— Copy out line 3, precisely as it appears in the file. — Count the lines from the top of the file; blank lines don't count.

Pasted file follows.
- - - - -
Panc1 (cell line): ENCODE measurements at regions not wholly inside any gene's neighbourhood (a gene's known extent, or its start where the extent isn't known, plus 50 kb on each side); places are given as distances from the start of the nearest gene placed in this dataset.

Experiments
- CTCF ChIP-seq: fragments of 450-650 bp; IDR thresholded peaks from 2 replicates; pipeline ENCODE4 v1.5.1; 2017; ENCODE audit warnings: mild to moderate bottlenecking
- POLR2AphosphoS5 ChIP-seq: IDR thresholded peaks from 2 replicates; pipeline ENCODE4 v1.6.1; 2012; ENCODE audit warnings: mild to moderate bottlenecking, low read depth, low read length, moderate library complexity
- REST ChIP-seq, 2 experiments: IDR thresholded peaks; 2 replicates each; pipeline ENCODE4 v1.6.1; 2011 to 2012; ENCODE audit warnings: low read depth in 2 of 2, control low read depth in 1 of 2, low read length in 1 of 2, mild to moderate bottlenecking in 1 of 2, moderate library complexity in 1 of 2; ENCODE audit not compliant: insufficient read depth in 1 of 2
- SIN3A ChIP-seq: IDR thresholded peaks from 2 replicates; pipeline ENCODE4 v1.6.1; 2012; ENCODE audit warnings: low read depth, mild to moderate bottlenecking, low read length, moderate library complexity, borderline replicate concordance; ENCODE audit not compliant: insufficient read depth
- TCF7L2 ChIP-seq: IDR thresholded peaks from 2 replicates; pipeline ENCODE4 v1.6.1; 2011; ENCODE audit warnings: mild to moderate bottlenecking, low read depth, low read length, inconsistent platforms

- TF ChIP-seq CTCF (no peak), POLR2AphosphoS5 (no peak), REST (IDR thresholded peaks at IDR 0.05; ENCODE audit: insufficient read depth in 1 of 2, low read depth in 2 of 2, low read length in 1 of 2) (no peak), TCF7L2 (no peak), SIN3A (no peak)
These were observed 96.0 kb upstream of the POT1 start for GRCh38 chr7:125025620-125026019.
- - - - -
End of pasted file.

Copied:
- CTCF ChIP-seq: fragments of 450-650 bp; IDR thresholded peaks from 2 replicates; pipeline ENCODE4 v1.5.1; 2017; ENCODE audit warnings: mild to moderate bottlenecking